Activists at virtual protest slam province over long-term care home ‘crisis’
Posted: March 5, 2021
(March 4, 2021)
By: Ellwood Shreve, The Sun Times
Speaking with her father is often a heartbreaking experience for Lucinda Allaer.
The 88-year-old resident of Fairfield Park in Wallaceburg will beg his daughter to get him out of the nursing home, where he’s been isolated for weeks while officials work to curb a devastating COVID-19 outbreak that’s infected more than 100 residents and staff.
“My dad cries all of the time. He talks about suicide. He asks me to help him to die,” Allaer said.
The Sarnia woman was sharing her family’s painful story as part of a virtual protest Wednesday calling for immediate action to tackle the province’s long-term care crisis.
Organized by the Ontario Health Coalition, a provincial umbrella group working to improve public health care, the livestreamed protest focused on the personal experiences of families from across Southwestern Ontario to highlight the problems plaguing the long-term care system.
“The period between the first and second wave was completely wasted,” said Tracey Ramsey, local co-chairwoman of the coalition. “The Ford government and homes put no new plans in place, nothing to protect residents, nothing to prepare workers, nothing to improve protocols.”
The lack of preparation by provincial government and administrators of long-term care homes between the first and second wave of the pandemic led to “devastation” in many Windsor area facilities, said Ramsey, former federal MP for Essex with the NDP. The result, she said, was elderly residents in Windsor’s long-term care homes suffering among the highest death and infection rates anywhere in Ontario.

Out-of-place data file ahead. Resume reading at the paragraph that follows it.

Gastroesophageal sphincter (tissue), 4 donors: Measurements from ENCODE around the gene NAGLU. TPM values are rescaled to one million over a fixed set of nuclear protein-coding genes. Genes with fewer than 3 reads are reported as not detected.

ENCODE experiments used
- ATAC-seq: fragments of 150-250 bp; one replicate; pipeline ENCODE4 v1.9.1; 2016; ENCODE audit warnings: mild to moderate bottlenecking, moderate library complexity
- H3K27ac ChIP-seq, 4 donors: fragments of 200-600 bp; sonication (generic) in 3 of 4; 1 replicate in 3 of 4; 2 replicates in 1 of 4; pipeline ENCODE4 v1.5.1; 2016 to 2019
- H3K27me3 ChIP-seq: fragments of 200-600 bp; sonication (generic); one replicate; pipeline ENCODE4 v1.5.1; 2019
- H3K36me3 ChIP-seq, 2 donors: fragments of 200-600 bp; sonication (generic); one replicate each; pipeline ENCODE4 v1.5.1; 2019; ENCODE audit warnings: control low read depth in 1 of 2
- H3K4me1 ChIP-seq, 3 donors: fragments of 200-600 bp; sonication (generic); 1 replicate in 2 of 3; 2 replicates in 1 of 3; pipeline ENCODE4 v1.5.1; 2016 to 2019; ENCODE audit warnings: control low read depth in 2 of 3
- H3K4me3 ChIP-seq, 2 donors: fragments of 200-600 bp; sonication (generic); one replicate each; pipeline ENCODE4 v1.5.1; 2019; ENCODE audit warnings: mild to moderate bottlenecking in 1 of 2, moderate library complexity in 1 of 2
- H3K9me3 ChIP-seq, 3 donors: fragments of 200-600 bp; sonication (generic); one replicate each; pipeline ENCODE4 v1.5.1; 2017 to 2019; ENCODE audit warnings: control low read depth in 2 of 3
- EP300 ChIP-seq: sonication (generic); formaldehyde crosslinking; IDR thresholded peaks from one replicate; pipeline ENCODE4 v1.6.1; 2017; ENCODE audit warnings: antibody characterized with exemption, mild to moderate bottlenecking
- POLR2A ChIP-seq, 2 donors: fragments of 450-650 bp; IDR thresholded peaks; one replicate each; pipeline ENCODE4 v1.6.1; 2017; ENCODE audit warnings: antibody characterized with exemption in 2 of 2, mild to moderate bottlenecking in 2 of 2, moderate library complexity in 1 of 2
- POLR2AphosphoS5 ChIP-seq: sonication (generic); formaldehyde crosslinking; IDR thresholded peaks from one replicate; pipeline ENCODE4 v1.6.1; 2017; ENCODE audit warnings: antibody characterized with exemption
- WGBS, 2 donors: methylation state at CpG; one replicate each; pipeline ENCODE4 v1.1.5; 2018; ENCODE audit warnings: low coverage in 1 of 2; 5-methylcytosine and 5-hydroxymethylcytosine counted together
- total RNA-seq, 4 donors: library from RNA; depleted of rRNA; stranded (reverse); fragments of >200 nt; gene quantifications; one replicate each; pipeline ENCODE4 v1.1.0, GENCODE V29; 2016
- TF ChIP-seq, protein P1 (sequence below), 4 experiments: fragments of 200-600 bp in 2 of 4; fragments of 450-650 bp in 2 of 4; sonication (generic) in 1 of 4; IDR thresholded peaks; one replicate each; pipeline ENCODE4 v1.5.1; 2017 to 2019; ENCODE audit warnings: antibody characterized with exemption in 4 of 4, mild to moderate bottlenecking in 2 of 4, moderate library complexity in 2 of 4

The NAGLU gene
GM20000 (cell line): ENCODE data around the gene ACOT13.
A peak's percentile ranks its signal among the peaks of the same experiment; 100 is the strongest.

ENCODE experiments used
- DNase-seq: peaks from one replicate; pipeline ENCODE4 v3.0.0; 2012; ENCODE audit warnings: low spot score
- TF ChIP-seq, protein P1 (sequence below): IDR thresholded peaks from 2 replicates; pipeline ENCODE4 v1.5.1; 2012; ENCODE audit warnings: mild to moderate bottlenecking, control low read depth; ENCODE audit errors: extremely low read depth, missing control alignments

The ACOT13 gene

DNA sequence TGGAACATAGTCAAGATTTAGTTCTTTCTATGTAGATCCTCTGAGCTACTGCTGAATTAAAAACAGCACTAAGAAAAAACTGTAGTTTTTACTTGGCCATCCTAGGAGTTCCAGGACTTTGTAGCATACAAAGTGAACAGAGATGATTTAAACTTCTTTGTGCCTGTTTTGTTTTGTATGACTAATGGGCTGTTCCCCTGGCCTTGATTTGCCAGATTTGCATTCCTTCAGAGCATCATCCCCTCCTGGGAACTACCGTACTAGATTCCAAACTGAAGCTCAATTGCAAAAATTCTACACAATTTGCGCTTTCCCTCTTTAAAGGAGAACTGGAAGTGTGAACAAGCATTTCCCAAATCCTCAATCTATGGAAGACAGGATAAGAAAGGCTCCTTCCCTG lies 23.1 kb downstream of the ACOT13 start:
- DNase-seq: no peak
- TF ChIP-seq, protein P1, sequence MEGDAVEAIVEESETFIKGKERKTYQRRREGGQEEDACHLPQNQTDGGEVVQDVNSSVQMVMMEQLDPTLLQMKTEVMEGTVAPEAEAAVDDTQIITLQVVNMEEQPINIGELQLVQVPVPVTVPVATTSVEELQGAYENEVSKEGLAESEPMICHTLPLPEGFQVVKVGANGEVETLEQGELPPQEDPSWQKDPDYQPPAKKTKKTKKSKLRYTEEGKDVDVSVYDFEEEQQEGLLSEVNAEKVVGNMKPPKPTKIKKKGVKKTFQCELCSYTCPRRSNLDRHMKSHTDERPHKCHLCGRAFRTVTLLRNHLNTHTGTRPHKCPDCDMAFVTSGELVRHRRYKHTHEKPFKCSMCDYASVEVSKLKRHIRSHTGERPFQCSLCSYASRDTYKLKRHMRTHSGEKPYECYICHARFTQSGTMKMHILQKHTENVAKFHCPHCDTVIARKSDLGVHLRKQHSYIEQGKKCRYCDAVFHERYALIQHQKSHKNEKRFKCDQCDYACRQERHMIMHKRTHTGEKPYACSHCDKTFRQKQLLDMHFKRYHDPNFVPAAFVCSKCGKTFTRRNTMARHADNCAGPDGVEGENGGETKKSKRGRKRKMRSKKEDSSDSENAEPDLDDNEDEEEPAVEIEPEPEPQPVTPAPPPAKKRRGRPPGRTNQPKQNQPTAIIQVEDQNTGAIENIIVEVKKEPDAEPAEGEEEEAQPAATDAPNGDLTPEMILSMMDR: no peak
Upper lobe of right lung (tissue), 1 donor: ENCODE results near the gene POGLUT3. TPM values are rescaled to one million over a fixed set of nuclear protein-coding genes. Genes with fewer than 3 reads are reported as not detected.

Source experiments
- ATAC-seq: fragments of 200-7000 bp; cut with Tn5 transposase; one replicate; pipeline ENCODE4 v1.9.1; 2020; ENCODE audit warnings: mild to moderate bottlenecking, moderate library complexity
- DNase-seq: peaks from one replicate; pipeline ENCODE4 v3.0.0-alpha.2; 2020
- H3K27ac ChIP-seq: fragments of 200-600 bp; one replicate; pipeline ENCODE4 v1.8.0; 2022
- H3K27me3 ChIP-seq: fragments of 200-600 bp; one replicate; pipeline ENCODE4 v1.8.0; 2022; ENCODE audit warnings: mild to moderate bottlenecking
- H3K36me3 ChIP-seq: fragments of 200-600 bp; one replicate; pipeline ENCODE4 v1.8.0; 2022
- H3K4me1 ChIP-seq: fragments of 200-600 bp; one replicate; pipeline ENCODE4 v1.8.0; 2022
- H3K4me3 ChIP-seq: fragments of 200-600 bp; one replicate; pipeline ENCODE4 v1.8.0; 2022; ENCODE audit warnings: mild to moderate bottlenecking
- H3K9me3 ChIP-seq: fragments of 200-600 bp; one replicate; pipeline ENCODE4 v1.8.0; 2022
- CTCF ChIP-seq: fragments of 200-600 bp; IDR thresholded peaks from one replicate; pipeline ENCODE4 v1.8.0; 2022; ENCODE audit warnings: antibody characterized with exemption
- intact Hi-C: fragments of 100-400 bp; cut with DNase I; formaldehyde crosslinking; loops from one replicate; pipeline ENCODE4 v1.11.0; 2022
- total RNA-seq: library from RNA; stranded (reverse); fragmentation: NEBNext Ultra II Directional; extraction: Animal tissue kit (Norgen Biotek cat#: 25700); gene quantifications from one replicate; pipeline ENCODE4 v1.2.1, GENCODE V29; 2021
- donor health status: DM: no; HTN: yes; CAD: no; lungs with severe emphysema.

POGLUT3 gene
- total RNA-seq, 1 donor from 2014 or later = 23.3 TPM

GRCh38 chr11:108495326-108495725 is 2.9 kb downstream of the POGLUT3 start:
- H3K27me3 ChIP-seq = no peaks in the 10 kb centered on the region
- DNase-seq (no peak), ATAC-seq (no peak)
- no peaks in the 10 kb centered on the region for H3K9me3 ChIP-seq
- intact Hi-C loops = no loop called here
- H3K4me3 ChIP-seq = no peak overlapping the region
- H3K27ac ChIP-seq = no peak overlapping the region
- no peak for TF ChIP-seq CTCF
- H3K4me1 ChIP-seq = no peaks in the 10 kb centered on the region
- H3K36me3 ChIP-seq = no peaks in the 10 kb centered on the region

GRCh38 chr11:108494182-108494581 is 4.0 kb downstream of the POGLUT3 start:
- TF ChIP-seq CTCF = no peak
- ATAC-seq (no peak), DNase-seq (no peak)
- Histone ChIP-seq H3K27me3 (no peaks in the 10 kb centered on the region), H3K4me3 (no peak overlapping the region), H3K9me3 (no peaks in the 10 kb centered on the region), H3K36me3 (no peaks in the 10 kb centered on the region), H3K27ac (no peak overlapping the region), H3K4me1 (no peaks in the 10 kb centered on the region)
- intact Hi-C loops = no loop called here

“We were in a deep crisis,’ Ramsey said. “We had local MPPs and others calling for military intervention, begging the federal and provincial government for help. No help was given. There was no systemic response whatsoever.”
“This disaster didn’t need happen, but it did. I’m angry, my family is angry,” said Ian McMahon, whose father George was among the 63 residents who died of COVID-19 while in care at the Village of St. Clair in Windsor, He described the government’s lack of preparation in long-term care homes after the first wave as “cowardice” and “callous.”
“Everyone knew what was coming. The Ford government has a responsibility of duty of care for every resident in long-term care and they have failed miserably,” he said.
Ontario Health Coalition executive director Natalie Mehra said the provincial government still isn’t reacting quickly enough, despite a Dec. 17, 2020, announcement promising to increase staffing in long-term care homes.
While the plan “ostensibly embraces” what the health coalition has spent years fighting for — a minimum standard of four hours of hands-on care per resident each day, Mehra said the province’s timeline — to “get to that by 2025” — isn’t fast enough. The first 15-minute increase in care, for example, isn’t even scheduled to begin until April 2022, she said.
“This is cruelly slow,” she said, adding that, because of staff attrition during the first and second waves of the pandemic, the system has already lost more than 15 minutes of hands-on care.
Ontario’s Ministry of Long-Term Care did not respond to requests for comment Wednesday.
With the lifespan of residents in long-term care only averaging 1.5 to two years, Mehra said many won’t be alive by the time the improvements in care promised by Ontario’s Progressive Conservative government come to pass.
Pointing to the example of the Quebec government, which trained 10,000 personal support worker equivalents over a three-month span last summer, Mehra said the province could be moving much quicker to address the crisis.
“That is the difference between a government who is serious about actually improving the care levels and a government that really trying to make it look like something is happening, when it really is not happening,” Mehra said.
“COVID has shone a bright light on the desperate need for full-time and consistent staffing,” Allaer said.
Speakers at the protest spoke of the focus on profit in Ontario’s privately run long-term care homes.